This example represents just one of the many ways in which financial services players can use digital advancements to move closer to their customers – and ultimately elevate the relationship away from that of ‘grudge purchase’, towards more personalised, more enjoyable and valued experiences.

* Shiona Blundell, Head of Banking, Africa, Wipro Limited and Gavin Holme, Business Head, Africa, Wipro Limited

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IoT at starting gate

South Africa is already past the Internet of Things (IoT) hype cycle and well into the mainstream, writes MARK WALKER, associate vice president of Sub-Saharan Africa at International Data Corporation (IDC).

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Projects and pilots are already becoming a commercial reality, tying neatly into the 2017 IDC prediction that 2018 would be the year when the local market took IoT mainstream. Over the next 12-18 months, it is anticipated that IoT implementations will continue to rise in both scope and popularity. Already 23% are in full deployment with 39% in the pilot phase. The value of IoT has been systematically proven and yet its reputation remains tenuous – more than 5% of companies are reluctant to put their money where the trend is – thanks to the shifting sands of IoT perception and success rate.

There are several reasons behind why IoT implementations are failing. The biggest is that organisations don’t know where to start. They know that IoT is something they can harness today and that it can be used to shift outdated modalities and operations. They are aware of the benefits and the case studies. What they don’t know is how to apply this knowledge to their own journey so their IoT story isn’t one of overbearing complexity and rising costs.

Another stumbling block is perception. Yes, there is the futuristic potential with the talking fridge and intelligent desk, but this is not where the real value lies. Organisations are overlooking the challenges that can be solved by realistic IoT, the banal and the boring solutions that leverage systems to deliver on business priorities. IoT’s potential sits within its ability to get the best out of assets and production efficiencies, solving problems in automation, security, and environment.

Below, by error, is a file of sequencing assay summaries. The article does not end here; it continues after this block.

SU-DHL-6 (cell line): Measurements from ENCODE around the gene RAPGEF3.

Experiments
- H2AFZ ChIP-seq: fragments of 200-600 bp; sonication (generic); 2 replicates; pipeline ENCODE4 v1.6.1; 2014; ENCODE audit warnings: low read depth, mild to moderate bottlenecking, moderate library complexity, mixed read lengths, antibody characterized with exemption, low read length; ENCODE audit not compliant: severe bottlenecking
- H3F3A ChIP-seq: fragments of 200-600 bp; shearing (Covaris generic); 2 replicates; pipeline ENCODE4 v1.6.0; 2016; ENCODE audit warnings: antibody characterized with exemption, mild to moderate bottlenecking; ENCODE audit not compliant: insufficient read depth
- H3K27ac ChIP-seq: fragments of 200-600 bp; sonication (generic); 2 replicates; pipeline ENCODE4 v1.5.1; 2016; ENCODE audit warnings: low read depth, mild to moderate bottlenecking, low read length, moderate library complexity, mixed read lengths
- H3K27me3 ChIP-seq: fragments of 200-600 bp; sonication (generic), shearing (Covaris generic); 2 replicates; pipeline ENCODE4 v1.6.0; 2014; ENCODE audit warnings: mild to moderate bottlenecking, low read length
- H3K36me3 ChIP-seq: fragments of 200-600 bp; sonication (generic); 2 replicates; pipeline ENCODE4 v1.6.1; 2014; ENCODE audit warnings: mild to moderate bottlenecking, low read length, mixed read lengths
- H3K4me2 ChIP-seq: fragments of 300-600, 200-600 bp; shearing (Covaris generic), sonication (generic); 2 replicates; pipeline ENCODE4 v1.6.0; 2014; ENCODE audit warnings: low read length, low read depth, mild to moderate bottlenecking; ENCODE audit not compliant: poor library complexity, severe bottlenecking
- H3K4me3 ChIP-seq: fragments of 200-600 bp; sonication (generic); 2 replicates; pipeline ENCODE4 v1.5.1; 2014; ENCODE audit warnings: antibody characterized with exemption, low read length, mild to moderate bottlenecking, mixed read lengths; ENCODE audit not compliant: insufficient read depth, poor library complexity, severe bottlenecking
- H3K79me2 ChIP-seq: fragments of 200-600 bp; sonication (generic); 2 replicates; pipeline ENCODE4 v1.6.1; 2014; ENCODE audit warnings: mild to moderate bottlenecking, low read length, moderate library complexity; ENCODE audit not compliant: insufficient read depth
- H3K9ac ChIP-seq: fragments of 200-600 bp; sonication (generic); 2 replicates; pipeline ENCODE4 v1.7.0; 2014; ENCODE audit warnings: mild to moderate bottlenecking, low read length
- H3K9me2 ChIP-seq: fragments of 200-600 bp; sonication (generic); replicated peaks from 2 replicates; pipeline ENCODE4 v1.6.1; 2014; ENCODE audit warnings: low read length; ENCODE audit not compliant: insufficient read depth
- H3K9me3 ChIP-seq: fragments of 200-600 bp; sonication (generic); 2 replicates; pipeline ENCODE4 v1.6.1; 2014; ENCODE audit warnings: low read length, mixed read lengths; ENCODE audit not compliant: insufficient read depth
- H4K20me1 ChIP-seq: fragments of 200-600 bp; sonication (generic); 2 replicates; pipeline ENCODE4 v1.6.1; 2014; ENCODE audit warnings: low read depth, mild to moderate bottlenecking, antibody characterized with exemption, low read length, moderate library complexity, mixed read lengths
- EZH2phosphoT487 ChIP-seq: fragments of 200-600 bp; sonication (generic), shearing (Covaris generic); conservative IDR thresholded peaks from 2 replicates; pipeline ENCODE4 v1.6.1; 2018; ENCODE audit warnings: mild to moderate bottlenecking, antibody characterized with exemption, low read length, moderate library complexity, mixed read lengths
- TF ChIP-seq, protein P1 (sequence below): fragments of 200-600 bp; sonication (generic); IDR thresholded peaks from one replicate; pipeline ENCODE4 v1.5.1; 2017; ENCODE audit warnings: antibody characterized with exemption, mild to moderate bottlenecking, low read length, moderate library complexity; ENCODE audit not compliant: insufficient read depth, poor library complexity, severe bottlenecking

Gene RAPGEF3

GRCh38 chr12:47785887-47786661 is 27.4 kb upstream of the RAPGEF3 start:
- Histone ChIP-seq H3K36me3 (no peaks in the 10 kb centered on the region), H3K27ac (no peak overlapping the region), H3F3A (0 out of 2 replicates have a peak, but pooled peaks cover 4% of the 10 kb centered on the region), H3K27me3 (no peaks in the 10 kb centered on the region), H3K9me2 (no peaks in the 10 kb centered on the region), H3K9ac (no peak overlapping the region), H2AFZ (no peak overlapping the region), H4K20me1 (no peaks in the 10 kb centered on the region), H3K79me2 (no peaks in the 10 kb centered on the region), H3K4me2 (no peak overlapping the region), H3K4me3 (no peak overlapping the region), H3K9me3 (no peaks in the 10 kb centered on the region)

In addition to this, there is a lack of clarity around return on investment, uncertainty around the benefits, a lack of executive leadership, and concerns around security and the complexities of regulation.  Because IoT is an emerging technology there remains a limited awareness of the true extent of its value proposition and yet 66% of organisations are confident that this value exists.

This percentage poses both a problem and opportunity. On one hand, it showcases the local shift in thinking towards IoT as a technology worth investing into. On the other hand, many companies are seeing the competition invest and leaping blindly in the wrong direction. Stop. IoT is not the same for every business.

It is essential that every company makes its own case for IoT based on its needs and outcomes. Does agriculture have the same challenges as mining? Does one mining company have the same challenges as another? The answer is no. Organisations that want their IoT investment to succeed must reject the idea that they can pick up where another has left off. IoT must be relevant to the business outcome that it needs to achieve. While some use cases may apply to most industries based on specific circumstances, there are different realities and priorities that will demand a different approach and starting point.

Ask – what is the business problem right now and how can technology be leveraged to resolve it?

In the agriculture space, there is a need to improve crop yields and livestock management, improve farm productivity and implement environmental monitoring. In the construction and mining industry, safety and emergency response are a priority alongside workforce and production management. Education shifts the lens towards improving delivery and quality of education, access to advanced learning methods and reducing the costs of learning.  Smart cities want to improve traffic and efficiently deliver public services and healthcare is focusing on wellness, reducing hospital admissions and the security of assets and inventory management.

The technology and solutions selected must speak to these specific challenges.